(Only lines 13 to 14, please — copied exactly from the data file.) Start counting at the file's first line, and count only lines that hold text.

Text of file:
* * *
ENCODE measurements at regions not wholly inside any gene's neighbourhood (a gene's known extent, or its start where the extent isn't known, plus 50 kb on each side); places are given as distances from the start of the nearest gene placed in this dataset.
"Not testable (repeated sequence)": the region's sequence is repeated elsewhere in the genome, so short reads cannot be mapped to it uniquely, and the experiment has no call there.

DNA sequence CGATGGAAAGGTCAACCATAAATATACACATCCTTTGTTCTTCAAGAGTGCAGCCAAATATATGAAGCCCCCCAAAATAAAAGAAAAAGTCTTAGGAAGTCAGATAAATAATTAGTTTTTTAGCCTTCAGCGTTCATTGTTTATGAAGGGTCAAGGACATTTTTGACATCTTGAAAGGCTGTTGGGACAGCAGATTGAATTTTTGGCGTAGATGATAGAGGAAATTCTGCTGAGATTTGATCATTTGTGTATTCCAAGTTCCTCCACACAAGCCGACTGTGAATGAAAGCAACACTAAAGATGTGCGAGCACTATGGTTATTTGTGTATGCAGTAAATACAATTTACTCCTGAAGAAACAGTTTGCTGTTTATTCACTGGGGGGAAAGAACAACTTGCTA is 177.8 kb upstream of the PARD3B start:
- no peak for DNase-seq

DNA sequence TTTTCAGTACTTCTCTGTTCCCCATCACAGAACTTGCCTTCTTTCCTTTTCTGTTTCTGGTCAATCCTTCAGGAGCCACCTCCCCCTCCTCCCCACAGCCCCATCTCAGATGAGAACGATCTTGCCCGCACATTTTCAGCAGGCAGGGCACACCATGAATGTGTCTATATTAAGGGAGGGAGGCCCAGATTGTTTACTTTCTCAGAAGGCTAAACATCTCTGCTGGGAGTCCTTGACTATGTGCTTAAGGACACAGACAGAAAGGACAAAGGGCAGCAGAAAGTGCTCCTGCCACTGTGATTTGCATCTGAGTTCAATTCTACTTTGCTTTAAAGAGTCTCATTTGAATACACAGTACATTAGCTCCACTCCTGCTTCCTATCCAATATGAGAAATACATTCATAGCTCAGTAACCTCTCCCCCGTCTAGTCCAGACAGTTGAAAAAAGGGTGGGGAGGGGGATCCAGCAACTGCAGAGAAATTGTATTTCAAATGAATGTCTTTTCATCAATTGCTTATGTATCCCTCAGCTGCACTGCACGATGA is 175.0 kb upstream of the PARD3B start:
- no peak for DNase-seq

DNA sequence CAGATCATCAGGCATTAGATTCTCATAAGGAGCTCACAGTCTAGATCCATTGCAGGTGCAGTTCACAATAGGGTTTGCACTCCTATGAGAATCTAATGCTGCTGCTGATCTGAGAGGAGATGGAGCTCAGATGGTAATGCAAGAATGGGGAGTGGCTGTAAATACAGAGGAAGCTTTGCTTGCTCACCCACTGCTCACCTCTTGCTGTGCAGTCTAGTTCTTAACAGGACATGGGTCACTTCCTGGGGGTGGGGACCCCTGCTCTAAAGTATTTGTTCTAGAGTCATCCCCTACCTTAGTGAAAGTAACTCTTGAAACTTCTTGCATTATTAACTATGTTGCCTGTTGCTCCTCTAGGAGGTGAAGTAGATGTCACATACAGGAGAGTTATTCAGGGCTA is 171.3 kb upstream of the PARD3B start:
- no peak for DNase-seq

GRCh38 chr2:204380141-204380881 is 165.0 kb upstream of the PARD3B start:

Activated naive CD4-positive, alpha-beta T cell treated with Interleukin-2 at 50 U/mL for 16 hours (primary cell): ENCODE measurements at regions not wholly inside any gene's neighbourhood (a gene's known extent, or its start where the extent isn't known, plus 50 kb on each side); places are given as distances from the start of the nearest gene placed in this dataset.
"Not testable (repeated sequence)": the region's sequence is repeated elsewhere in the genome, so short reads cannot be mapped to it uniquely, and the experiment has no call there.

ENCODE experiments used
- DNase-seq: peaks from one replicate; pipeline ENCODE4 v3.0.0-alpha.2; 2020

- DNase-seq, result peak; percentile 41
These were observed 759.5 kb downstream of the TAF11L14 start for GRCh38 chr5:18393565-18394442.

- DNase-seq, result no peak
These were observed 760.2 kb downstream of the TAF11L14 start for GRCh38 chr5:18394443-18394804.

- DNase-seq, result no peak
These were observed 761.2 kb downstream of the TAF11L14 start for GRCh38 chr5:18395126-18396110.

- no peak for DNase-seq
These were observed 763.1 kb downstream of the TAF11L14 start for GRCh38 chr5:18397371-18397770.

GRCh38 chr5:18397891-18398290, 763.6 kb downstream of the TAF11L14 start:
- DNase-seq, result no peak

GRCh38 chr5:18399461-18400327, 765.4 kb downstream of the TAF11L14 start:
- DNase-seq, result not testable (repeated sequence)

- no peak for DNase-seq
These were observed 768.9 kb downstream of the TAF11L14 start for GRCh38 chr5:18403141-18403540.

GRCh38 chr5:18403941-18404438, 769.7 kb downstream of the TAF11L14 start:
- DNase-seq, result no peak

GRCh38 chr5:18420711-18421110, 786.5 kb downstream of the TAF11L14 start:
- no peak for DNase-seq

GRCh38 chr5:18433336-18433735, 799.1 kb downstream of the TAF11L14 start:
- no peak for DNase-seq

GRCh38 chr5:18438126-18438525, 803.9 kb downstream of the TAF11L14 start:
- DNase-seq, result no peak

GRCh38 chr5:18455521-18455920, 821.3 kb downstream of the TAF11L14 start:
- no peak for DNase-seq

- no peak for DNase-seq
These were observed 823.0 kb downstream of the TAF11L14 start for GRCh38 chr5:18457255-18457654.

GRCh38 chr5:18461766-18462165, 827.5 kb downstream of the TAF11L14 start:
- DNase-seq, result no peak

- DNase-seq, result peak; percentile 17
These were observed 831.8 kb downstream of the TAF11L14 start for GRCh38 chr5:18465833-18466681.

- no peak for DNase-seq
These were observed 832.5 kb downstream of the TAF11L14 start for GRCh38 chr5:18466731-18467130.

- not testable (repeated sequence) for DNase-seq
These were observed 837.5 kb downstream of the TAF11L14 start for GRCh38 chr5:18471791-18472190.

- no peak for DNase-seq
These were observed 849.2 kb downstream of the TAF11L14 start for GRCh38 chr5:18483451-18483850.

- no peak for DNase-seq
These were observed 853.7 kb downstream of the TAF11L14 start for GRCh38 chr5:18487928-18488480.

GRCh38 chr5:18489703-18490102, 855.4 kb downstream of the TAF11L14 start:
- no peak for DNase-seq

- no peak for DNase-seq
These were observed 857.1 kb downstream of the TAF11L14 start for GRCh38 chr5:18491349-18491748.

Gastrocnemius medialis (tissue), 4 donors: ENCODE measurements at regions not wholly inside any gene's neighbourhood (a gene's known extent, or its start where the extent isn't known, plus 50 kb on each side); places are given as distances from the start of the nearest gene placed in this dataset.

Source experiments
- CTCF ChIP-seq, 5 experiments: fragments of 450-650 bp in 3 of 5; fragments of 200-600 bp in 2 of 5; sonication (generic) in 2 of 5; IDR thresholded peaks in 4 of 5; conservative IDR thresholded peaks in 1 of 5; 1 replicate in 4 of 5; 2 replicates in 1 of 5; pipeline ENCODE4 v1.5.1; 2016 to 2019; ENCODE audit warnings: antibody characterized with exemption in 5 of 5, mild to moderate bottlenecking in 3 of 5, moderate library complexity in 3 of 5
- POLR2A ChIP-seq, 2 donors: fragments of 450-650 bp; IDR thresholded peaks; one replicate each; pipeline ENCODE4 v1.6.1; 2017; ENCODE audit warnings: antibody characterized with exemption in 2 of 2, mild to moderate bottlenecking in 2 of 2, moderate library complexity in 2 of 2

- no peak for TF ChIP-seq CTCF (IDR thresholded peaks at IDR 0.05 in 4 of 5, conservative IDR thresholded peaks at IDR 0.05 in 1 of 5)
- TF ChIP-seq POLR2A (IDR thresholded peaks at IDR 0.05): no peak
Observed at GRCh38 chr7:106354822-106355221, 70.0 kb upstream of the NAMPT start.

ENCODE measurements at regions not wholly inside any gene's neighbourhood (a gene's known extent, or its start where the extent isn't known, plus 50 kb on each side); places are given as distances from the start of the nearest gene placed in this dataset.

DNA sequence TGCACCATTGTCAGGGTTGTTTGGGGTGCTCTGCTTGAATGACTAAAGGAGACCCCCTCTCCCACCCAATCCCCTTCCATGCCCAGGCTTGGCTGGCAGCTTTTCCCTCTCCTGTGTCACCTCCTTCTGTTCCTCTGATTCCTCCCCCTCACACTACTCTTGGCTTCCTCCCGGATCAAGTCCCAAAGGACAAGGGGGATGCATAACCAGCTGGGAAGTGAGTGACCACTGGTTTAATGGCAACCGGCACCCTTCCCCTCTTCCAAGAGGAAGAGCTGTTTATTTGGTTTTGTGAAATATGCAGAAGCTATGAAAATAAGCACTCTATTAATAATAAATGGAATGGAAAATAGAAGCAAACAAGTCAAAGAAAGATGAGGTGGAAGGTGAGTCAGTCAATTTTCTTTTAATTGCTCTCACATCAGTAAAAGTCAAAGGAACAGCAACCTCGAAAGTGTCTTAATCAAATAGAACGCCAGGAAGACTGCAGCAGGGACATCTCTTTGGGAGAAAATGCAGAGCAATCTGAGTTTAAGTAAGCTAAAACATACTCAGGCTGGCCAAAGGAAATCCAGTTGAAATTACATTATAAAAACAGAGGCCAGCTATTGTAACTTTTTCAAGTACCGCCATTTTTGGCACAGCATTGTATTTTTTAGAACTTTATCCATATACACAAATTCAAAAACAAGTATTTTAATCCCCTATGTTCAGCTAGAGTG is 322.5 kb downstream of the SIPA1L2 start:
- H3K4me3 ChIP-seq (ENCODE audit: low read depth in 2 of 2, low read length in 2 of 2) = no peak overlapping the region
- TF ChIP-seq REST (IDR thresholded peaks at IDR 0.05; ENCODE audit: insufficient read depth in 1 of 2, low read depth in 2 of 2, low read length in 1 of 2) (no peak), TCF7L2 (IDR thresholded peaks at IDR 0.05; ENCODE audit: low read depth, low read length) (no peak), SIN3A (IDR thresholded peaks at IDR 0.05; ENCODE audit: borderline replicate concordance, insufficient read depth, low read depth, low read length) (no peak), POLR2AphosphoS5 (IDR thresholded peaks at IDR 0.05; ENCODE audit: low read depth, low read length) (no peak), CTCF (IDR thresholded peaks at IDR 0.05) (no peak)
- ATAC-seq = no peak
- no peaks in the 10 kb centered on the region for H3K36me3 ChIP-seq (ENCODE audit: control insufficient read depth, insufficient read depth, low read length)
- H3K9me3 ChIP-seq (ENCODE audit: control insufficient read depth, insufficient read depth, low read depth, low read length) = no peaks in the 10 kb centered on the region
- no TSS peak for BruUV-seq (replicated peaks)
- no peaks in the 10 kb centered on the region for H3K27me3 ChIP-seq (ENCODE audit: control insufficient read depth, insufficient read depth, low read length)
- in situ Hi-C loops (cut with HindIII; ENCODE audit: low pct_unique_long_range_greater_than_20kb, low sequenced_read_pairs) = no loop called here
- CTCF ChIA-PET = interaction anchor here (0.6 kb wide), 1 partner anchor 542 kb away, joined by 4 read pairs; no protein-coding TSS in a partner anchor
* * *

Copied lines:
- DNase-seq: peaks from one replicate; pipeline ENCODE4 v3.0.0-alpha.2; 2020

- DNase-seq, result peak; percentile 41